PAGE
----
A few hours drive outside of town is the Devi Garh Resort. Its elegant restaurant serves traditional Thali (a vegetarian or non-vegetarian platter of traditional curries) and makes a perfect lunchtime destination. Also fascinating is a stay at the Chhatra Sagar campsite some 75 miles from Jodhpur. Canvas tents are erected on the rim of the sandstone dam and many activities are offered here, including cooking courses, bird watching and visits to the nearby villages.

In Jodhpur is the impressive Mehrangarh Fort—described as the most majestic of Rajasthan’s palaces. From the rampart walls, you can admire a sea of blue-washed houses and see the soaring tip of the Umaid Bhawan Palace Hotel. Construction of the palace began in 1929 and took 3,000 men and 15 years to complete. Of India’s many states, Rajasthan indubitably merits a trip on its own.

For a video slideshow of the Rajasthan’s people, place and architecture, click here.

Here are some other places to eat and stay:

Home stays in Rajasthan: Think of this as an Indian version of B&B’s. You will be taken care of by a local family in their home. And the best part? The home cooked meals, of course. In Jaipur, one of the most popular home stay hotels is Madhuban. Check out other options here.

The Taj Lake Palace: This palace in Udaipur will remind you of the Taj Mahal, only this palace glitters in the middle of Lake Pichola. Built in 1746, it’s set against the lofty Aravalli mountain range. Royal butlers are on call to look after your every need, and since it’s a Taj hotel, it’s very luxurious. The hotel has a fantastic spa and also helps in arranging safaris, palace and city tours as well as wildlife treks.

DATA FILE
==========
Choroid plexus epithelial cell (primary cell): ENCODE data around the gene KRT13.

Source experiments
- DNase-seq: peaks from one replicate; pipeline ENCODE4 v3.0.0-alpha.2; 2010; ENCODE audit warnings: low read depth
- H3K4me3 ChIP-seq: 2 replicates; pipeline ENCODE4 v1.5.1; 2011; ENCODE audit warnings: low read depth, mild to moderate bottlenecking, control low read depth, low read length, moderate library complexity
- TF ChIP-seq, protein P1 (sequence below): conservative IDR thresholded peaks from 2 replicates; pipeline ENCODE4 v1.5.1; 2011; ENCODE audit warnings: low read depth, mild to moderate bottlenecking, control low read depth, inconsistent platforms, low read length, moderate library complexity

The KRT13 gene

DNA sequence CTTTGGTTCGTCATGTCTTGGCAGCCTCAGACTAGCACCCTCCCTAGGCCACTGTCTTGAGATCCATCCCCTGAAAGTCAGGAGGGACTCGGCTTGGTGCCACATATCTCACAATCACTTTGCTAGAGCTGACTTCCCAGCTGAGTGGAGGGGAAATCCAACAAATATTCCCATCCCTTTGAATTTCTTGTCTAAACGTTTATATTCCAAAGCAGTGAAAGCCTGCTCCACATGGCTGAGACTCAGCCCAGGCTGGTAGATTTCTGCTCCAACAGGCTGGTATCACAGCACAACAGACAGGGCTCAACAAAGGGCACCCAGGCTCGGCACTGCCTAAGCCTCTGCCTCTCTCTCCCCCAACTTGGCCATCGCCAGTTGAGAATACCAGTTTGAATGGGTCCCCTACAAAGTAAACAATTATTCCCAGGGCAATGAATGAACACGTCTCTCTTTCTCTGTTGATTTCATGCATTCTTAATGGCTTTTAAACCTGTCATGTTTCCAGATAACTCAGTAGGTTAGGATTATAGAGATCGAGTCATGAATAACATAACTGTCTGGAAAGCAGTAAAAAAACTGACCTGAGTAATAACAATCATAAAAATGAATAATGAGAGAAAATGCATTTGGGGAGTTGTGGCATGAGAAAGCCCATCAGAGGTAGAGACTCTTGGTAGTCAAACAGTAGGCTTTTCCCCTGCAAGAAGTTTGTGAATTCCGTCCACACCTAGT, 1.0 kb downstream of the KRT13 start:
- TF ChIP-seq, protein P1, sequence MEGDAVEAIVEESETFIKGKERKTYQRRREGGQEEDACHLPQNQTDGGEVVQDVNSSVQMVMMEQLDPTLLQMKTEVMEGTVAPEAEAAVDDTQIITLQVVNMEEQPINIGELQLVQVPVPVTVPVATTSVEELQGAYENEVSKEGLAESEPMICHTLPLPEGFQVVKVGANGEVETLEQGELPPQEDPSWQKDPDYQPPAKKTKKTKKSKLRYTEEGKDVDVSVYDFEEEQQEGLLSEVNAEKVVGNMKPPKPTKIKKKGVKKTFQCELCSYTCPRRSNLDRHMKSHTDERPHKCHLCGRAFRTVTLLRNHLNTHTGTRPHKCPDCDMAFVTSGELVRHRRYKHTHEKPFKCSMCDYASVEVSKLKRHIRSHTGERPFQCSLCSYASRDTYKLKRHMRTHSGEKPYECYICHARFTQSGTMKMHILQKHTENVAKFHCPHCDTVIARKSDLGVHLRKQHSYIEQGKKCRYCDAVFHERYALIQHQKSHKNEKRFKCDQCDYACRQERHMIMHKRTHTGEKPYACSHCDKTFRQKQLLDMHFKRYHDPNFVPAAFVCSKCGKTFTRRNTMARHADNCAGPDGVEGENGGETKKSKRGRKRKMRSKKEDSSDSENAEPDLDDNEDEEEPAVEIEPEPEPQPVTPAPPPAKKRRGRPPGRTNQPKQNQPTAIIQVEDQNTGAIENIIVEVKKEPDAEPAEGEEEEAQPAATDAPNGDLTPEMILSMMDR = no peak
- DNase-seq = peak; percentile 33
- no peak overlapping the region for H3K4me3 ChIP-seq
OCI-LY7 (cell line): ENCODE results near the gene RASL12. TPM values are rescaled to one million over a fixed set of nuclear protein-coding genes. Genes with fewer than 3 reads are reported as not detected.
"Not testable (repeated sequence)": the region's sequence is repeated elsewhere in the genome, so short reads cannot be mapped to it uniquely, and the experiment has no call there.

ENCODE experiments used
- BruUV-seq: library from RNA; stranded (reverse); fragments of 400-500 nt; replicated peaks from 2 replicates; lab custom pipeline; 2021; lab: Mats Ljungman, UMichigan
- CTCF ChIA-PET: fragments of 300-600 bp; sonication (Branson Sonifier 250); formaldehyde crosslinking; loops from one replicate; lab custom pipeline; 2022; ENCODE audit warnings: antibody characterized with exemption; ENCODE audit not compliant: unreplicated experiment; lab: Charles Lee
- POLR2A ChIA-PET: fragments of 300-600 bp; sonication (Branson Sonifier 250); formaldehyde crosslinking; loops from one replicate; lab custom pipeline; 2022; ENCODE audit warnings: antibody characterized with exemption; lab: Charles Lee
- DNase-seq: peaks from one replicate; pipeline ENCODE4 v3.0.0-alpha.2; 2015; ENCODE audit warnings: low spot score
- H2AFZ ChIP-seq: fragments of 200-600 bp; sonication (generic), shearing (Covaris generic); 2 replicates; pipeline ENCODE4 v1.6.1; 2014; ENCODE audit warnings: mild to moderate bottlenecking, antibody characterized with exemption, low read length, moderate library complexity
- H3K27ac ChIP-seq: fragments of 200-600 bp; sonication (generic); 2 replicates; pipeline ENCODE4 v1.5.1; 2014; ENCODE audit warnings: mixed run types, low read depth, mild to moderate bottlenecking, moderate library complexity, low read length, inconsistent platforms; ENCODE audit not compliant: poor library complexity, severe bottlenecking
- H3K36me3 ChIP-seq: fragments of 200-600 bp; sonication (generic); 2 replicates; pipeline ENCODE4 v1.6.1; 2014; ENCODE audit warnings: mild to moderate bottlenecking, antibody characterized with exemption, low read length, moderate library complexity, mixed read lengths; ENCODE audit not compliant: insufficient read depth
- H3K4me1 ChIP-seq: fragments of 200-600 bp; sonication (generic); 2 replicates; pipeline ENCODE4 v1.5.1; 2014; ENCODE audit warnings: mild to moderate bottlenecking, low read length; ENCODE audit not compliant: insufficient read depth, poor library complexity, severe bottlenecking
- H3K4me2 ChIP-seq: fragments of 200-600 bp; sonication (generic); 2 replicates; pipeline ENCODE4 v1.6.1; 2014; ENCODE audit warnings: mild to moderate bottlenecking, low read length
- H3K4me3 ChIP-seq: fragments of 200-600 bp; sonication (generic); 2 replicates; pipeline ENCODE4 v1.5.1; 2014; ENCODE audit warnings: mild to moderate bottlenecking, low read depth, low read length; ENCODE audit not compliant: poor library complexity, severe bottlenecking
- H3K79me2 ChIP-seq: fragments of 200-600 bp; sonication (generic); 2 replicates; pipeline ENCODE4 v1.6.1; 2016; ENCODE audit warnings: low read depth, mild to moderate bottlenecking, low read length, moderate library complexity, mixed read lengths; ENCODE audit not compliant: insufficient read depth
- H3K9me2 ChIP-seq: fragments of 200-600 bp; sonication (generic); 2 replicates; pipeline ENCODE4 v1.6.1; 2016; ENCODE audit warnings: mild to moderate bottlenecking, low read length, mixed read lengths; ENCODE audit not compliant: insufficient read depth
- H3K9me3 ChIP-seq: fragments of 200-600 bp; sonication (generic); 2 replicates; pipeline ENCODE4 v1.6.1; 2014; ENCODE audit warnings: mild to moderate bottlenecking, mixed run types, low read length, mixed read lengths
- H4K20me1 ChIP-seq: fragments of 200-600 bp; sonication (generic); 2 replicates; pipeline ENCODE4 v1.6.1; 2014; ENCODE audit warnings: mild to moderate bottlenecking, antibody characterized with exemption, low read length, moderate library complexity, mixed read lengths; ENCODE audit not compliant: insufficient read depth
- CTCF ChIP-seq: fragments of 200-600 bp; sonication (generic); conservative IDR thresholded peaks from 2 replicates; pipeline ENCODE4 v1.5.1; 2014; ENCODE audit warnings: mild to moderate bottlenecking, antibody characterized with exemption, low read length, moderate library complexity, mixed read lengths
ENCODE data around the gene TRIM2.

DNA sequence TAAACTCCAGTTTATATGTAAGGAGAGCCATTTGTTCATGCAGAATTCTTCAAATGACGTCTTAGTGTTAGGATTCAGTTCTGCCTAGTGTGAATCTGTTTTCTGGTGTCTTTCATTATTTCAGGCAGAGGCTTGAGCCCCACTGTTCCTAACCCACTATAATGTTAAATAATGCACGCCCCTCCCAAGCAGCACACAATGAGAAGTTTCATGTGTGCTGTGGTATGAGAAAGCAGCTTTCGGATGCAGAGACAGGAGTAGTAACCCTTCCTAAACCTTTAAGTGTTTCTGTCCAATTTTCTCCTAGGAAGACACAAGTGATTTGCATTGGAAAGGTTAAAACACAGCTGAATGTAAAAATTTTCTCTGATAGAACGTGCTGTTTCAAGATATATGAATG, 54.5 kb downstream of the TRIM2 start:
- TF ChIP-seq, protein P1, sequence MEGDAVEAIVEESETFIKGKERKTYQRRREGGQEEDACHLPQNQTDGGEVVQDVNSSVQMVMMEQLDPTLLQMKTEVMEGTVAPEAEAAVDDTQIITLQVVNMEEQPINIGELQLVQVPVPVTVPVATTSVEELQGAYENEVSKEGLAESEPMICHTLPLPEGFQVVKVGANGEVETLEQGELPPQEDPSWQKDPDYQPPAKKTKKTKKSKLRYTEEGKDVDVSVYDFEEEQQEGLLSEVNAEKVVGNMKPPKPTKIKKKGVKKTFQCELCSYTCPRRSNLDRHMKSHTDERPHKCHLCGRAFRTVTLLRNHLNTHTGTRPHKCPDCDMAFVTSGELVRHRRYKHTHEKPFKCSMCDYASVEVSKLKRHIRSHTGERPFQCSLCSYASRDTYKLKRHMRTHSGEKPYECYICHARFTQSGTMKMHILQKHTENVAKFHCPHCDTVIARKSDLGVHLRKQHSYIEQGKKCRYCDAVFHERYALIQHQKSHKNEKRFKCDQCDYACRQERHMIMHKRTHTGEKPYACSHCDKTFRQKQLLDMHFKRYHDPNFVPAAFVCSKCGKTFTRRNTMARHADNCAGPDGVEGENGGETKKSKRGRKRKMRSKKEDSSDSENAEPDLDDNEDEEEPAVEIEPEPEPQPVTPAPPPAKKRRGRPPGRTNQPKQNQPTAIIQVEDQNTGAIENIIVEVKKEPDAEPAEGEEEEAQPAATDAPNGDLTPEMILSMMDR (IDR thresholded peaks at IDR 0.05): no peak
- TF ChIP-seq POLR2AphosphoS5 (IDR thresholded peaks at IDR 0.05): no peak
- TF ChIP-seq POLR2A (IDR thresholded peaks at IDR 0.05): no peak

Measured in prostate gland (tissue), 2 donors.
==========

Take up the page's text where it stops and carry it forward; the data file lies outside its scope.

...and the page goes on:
Laxmi Misthan Bhandar (LMB): Be sure to stop at this dessert shop in Jaipur, which serves some of the best desserts that Rajathan has to offer. At the top of your tasting list should be ghewar—a honeycomb look-alike prepared with flour, clarified butter, sugar, nuts and saffron. The sweet shop also has a dining area, where the restaurant serves up many dishes, such as Rajasthani thali, which is a platter made up of yogurt kadhi, ker sangri (a typical local vegetarian dish) and Jaipuri Aloo (potatoes).

Rooftop Terrace restaurant at Udai Kothi Hotel: This boutique hotel in Udaipur was voted by The New York Times as one of the best wedding venues in Rajasthan. The rooftop restaurant is best at night when you can see the reflections of the neighboring palaces in the backyard lake. The gentle music, muted lights, diverse menu and perfect service make this an ideal romantic dinner location. And if you decide to spend the night, your suite will include a butler. Don’t forget to opt for a private yoga lesson and a body massage on your suite’s terrace.

Published on December 31, 2010